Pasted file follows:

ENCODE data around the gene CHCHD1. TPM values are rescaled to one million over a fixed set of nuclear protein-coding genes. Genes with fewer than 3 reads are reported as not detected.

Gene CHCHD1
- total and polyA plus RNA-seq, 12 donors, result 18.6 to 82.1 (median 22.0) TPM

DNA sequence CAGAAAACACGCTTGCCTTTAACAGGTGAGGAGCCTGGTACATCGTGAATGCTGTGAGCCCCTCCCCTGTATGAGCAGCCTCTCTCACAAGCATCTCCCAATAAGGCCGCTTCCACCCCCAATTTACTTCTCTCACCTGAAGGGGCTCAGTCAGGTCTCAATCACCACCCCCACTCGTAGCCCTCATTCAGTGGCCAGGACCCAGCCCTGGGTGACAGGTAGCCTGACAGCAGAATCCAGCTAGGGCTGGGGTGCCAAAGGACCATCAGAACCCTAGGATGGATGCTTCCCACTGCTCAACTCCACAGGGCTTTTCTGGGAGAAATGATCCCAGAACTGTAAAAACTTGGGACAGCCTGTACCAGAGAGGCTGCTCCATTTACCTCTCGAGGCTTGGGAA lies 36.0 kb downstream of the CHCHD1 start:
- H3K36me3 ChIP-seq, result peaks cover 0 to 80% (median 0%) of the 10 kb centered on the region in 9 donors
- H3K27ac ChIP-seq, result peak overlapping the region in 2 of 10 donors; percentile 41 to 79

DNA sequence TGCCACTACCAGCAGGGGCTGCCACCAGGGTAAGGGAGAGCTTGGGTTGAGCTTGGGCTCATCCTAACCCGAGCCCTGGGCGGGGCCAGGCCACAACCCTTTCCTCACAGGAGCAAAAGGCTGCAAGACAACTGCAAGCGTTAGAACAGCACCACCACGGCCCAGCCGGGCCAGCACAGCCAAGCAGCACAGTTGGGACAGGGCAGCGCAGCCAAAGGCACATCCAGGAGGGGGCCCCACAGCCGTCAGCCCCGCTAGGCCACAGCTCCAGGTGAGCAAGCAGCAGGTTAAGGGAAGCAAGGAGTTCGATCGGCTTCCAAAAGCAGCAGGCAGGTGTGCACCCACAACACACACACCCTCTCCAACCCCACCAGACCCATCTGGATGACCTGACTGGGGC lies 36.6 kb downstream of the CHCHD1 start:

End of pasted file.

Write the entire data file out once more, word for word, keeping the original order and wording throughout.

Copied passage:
ENCODE data around the gene CHCHD1. TPM values are rescaled to one million over a fixed set of nuclear protein-coding genes. Genes with fewer than 3 reads are reported as not detected.

Gene CHCHD1
- total and polyA plus RNA-seq, 12 donors, result 18.6 to 82.1 (median 22.0) TPM

DNA sequence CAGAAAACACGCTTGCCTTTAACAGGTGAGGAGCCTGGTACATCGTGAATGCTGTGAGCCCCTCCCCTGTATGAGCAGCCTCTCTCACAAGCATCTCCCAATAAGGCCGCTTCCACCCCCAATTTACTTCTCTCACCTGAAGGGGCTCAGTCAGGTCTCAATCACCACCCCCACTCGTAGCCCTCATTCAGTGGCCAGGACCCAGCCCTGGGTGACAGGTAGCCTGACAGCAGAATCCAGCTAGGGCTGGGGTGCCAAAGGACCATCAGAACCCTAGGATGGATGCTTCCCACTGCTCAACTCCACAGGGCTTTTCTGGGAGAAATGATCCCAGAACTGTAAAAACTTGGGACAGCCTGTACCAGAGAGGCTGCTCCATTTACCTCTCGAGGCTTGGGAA lies 36.0 kb downstream of the CHCHD1 start:
- H3K36me3 ChIP-seq, result peaks cover 0 to 80% (median 0%) of the 10 kb centered on the region in 9 donors
- H3K27ac ChIP-seq, result peak overlapping the region in 2 of 10 donors; percentile 41 to 79

DNA sequence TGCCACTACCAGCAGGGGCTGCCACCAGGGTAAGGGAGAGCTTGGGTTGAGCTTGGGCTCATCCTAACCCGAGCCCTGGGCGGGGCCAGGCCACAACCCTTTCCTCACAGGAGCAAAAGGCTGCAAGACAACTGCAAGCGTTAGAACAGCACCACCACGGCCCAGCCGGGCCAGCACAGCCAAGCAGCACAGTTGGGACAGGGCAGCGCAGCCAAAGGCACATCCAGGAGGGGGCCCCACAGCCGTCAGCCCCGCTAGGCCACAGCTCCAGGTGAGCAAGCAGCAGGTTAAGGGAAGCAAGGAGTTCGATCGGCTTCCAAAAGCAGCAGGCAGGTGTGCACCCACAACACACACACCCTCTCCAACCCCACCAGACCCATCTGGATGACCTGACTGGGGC lies 36.6 kb downstream of the CHCHD1 start: